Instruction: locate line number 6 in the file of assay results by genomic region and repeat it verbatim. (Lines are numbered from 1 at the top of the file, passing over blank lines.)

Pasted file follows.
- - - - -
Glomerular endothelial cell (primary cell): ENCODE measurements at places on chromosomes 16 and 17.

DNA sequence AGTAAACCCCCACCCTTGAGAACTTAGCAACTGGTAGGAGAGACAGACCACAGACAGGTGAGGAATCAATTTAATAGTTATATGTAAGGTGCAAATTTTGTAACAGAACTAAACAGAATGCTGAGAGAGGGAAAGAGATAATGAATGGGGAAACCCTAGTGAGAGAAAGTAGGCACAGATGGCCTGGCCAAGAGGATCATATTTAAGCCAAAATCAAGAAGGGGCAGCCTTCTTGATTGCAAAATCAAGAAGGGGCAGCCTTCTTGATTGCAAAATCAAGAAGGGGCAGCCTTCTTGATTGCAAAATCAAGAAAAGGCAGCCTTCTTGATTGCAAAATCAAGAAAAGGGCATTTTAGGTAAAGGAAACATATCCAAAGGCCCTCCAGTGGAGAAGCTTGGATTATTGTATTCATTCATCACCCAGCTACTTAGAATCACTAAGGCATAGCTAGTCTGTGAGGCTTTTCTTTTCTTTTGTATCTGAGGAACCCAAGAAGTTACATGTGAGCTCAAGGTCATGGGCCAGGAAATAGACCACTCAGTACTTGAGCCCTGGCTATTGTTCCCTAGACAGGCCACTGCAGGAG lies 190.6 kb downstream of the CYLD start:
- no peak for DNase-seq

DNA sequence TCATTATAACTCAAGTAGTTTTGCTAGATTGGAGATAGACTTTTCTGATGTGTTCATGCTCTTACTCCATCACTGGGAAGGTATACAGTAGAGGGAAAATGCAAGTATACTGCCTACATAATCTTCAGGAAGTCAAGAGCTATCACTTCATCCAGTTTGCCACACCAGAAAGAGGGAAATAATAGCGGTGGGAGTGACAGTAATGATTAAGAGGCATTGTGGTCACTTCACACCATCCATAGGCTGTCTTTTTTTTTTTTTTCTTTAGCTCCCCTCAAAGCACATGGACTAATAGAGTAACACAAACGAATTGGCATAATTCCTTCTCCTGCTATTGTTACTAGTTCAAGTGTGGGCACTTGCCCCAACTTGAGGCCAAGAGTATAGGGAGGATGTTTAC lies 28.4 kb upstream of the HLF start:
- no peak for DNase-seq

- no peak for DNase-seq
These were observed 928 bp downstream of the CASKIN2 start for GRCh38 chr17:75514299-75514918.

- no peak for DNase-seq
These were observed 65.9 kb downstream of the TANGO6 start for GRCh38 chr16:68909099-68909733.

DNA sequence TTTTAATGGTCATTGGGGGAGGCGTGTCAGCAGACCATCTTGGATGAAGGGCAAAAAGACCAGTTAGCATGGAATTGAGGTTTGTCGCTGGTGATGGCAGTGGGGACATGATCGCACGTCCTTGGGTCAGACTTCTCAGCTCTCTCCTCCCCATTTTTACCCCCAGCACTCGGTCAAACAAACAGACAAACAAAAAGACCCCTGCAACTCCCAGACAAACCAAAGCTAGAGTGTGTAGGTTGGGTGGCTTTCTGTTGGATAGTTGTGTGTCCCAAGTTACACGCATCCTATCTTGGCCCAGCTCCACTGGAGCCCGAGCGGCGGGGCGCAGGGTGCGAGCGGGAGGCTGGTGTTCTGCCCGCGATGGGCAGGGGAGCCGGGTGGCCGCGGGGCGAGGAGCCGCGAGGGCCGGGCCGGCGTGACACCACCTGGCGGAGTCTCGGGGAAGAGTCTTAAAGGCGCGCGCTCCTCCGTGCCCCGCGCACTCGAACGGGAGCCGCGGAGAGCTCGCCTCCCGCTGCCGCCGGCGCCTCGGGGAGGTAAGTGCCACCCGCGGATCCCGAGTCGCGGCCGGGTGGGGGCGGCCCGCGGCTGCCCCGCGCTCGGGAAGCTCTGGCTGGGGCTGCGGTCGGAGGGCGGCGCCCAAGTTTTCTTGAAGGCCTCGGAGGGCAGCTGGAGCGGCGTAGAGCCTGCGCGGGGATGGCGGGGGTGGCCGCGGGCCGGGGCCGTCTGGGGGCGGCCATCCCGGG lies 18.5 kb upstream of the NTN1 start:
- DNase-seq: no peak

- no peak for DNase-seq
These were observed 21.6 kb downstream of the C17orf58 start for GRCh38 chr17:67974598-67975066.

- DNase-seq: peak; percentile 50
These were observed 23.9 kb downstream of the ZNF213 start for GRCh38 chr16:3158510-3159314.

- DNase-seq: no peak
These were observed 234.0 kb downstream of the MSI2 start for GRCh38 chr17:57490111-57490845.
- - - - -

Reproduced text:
- no peak for DNase-seq